Creating an MAB App was on my mind to create because I had no access to the real equipment and couldn’t afford to buy it for tutoring one child. 
By this time, Little Angel was awake. I grabbed the playdough to keep her amused, but it was clear that she wanted the icypole sticks to stick into the playdough. Looking at Miss Ten and Little Angel I asked them both, “Want to build a tower?”

Wednesday, 8 August 2012

Recording, Reporting and Statistics

Lately, we have had a few requests for our Apps to record data and statistics. Some of our Apps do this such as Timestables, but many of our Apps just congratulate on the correct answer or prompt too high or too low. We have added a few "stars" or "points" boards to our apps as feedback to student in response to this; however, we stand firm on not over-analyzing every step a child takes!

As a professional I understand the benefits of recording data and being data driven in your teaching. In Victoria, Australia, there is SINE numeracy testing, Observation Survey literacy testing for the junior classes and NAPLAN Australia wide standardised testing Years 3, 5. There are other tests schools implement such as the PAT Maths and Comprehension, SA spelling test, CARS and MARS. I personally utilized the DMT tests in my classroom as a comprehensive fail-safe in order to ascertain understanding of key concepts. All of the tests mentioned when used correctly are valid forms of assessment and inform teaching.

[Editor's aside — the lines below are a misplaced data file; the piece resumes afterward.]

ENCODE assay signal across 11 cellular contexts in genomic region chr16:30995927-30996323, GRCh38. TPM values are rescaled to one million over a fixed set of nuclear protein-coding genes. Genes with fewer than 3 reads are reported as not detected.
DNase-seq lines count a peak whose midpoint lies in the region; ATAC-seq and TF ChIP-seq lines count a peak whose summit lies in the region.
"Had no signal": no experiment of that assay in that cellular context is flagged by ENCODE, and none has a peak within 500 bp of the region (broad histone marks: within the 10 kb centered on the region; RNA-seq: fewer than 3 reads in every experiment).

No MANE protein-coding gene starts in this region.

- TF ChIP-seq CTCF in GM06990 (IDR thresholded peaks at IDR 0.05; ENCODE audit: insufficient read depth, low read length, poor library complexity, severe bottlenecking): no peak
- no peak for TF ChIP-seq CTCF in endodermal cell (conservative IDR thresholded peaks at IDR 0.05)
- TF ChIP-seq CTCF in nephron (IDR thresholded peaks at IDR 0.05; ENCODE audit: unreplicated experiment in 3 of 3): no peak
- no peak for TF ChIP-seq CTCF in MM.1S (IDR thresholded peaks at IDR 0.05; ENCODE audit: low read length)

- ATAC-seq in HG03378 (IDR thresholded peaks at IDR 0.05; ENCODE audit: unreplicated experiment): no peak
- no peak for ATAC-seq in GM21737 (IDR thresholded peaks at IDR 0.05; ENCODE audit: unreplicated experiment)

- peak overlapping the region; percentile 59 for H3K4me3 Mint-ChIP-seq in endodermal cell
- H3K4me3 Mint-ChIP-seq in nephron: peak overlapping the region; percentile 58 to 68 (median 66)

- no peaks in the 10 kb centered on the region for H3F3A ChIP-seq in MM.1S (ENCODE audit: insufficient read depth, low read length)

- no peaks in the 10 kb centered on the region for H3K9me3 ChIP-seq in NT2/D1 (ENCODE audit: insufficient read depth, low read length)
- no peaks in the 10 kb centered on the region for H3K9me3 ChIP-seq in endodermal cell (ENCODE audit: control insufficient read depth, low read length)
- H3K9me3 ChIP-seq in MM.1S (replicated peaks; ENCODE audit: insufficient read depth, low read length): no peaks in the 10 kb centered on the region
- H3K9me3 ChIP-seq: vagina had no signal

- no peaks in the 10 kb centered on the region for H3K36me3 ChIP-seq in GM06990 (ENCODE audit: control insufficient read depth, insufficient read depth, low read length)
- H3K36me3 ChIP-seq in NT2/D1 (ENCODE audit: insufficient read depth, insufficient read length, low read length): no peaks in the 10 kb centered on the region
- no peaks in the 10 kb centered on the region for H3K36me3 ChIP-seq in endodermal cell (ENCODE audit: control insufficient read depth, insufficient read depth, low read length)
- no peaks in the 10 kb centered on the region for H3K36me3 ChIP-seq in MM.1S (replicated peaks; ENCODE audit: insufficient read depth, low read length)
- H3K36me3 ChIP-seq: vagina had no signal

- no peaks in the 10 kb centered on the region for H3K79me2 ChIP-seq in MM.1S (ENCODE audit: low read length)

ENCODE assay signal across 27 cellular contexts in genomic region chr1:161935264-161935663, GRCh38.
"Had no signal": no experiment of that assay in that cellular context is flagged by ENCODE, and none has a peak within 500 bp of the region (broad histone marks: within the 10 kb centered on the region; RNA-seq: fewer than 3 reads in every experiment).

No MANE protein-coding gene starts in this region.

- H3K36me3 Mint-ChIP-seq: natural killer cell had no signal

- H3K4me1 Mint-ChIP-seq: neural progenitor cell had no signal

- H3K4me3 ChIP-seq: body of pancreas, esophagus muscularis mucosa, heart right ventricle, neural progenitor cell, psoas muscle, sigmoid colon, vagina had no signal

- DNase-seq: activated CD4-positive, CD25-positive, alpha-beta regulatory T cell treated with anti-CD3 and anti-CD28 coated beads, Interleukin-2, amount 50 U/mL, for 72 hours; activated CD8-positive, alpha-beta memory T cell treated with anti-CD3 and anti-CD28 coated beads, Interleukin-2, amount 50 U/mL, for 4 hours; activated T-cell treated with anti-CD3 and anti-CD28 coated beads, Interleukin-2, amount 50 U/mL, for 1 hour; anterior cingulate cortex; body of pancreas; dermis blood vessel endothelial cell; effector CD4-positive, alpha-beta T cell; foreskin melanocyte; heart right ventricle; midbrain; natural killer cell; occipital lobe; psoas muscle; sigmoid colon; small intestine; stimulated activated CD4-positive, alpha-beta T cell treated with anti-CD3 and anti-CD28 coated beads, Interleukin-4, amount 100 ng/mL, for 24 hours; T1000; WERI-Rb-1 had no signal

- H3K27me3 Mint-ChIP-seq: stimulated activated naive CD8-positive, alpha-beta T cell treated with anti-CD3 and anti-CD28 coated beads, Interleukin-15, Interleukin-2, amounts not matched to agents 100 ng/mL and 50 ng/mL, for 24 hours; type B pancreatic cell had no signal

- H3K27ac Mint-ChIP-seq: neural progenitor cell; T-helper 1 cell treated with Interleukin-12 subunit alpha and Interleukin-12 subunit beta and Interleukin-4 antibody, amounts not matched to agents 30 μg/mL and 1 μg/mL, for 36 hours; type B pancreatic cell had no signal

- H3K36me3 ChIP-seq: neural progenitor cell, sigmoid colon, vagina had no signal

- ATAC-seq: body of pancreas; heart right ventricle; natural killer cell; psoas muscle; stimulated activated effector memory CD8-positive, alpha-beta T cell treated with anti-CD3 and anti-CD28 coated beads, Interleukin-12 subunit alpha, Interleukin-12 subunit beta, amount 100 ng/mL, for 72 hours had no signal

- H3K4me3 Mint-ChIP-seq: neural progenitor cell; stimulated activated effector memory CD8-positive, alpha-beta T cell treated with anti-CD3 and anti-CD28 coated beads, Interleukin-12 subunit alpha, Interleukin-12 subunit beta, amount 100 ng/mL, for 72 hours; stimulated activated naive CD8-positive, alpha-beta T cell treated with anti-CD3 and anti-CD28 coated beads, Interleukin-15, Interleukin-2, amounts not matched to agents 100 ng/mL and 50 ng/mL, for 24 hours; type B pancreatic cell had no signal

When it comes to every day classroom assessment there comes a point that you might want to stop and think what is the point of assessing (and recording) every little step. Am I doing this activity as a valuable learning activity or to test if the child has grasped the concept? Am I presenting an environment where learning itself is valued? Will this assessment be valid, reliable and consistent, genuine, ongoing, involve feedback and reflection? Will the assessment improve student performance or direct teaching? Will the assessment be OF Learning, FOR learning or AS learning? Heard of that phrase. Basically what I'm trying to say is that Little Monkey Apps doesn't assess...You do... You know why you are assessing (and How) If YOU choose to use any Little Monkey Apps to assess your students great!

Sure, we could add statistics to each of our Apps but what do those numbers really tell you? Unless you are sitting beside the child 1:1, there is no way you will be able to tell if Max who got 15/20 was just lucky or really has the skill down pat or if Harriet who got 10/20 wasn’t just pressing the wrong answer because she liked the response of the deflated ‘farting’ balloon when she got a number too low.